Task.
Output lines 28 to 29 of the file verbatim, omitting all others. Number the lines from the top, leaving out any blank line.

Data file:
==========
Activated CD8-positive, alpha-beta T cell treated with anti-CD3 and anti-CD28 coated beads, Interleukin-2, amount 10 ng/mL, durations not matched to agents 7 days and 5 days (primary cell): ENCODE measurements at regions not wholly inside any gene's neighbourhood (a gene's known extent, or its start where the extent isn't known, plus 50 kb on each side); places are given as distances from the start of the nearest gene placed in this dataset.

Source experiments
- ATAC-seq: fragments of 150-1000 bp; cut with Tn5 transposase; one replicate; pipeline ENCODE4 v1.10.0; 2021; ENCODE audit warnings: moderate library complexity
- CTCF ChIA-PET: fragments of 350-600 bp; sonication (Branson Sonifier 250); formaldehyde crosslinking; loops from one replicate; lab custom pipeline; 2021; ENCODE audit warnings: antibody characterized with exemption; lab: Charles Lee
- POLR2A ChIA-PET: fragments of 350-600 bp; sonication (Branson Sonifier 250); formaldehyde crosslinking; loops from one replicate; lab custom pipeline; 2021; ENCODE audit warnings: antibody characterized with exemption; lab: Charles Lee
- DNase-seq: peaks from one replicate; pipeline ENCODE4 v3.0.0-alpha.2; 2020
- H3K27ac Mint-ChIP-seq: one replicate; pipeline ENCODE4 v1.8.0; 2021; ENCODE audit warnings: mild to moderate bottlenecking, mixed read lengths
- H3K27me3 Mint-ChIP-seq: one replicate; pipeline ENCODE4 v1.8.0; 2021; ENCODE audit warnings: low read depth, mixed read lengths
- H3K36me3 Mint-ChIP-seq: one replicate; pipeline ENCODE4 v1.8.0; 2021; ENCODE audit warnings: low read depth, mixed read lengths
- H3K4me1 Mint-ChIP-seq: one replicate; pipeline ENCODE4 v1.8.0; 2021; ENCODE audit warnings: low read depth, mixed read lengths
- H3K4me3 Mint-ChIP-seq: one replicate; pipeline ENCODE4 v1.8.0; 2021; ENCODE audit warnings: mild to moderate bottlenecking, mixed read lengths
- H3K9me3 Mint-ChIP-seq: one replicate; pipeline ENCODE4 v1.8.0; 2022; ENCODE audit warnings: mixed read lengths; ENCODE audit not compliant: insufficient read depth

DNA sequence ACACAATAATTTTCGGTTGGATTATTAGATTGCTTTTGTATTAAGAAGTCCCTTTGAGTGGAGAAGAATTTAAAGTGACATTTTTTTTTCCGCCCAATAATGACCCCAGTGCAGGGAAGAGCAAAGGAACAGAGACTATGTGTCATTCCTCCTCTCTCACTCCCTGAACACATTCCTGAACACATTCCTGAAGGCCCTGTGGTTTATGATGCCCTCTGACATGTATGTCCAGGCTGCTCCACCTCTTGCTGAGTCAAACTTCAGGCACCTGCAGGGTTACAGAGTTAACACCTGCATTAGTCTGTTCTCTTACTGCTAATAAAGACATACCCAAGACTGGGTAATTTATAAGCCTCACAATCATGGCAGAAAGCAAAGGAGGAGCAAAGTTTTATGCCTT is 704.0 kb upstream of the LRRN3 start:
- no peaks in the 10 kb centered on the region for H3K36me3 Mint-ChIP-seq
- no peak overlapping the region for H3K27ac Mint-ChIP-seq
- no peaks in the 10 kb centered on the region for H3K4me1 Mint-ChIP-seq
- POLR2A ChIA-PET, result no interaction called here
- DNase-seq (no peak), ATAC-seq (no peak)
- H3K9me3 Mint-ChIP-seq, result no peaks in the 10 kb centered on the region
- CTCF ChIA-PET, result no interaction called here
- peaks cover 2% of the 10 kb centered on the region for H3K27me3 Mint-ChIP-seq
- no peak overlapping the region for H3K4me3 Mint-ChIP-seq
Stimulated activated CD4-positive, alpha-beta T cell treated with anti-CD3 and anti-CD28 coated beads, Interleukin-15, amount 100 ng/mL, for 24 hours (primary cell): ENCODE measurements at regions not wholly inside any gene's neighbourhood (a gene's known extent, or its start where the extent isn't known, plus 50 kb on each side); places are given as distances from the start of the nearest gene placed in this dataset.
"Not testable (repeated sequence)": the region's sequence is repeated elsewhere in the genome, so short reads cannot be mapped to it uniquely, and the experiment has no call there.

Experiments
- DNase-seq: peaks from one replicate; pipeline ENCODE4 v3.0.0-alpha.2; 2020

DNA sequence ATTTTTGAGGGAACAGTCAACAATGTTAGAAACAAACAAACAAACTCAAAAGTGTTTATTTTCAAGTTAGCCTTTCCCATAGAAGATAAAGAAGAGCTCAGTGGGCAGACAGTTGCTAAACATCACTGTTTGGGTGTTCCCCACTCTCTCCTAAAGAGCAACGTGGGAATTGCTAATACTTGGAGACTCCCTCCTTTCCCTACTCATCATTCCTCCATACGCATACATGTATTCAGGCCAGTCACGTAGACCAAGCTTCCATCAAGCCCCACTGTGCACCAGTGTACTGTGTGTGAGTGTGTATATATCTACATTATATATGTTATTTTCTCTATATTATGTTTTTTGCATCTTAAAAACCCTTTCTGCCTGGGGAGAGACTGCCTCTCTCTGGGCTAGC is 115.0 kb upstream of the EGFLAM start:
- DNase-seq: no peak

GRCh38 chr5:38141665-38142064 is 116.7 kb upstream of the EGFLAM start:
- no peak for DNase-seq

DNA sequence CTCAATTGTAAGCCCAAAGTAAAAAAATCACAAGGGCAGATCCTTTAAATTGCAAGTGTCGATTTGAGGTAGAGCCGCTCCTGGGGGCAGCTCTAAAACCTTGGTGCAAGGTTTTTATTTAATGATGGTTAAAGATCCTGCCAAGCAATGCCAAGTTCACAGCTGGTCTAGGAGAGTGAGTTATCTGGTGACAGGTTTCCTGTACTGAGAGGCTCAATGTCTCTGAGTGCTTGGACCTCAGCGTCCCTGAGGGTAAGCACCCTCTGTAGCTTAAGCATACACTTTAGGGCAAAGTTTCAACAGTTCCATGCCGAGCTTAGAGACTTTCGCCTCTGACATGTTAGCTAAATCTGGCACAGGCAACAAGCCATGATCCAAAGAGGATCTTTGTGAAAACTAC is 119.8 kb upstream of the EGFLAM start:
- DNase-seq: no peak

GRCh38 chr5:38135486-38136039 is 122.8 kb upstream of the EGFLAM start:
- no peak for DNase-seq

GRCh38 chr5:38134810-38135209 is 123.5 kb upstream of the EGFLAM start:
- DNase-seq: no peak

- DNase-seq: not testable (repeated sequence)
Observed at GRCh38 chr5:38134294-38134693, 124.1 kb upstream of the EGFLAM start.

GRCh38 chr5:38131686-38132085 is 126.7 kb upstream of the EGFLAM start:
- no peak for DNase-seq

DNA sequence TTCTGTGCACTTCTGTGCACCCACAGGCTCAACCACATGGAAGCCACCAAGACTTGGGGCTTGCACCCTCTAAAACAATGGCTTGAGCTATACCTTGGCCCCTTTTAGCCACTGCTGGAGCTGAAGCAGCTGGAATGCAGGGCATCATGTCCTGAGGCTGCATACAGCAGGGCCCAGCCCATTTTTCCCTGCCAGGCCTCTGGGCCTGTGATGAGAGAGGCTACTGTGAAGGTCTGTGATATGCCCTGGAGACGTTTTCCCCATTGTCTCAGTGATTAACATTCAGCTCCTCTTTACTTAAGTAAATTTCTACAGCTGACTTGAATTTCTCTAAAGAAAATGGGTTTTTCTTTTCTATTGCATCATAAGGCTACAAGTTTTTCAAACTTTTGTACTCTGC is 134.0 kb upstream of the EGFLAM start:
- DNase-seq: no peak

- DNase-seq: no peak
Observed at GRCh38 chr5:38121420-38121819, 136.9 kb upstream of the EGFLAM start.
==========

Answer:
- DNase-seq: no peak

GRCh38 chr5:38141665-38142064 is 116.7 kb upstream of the EGFLAM start: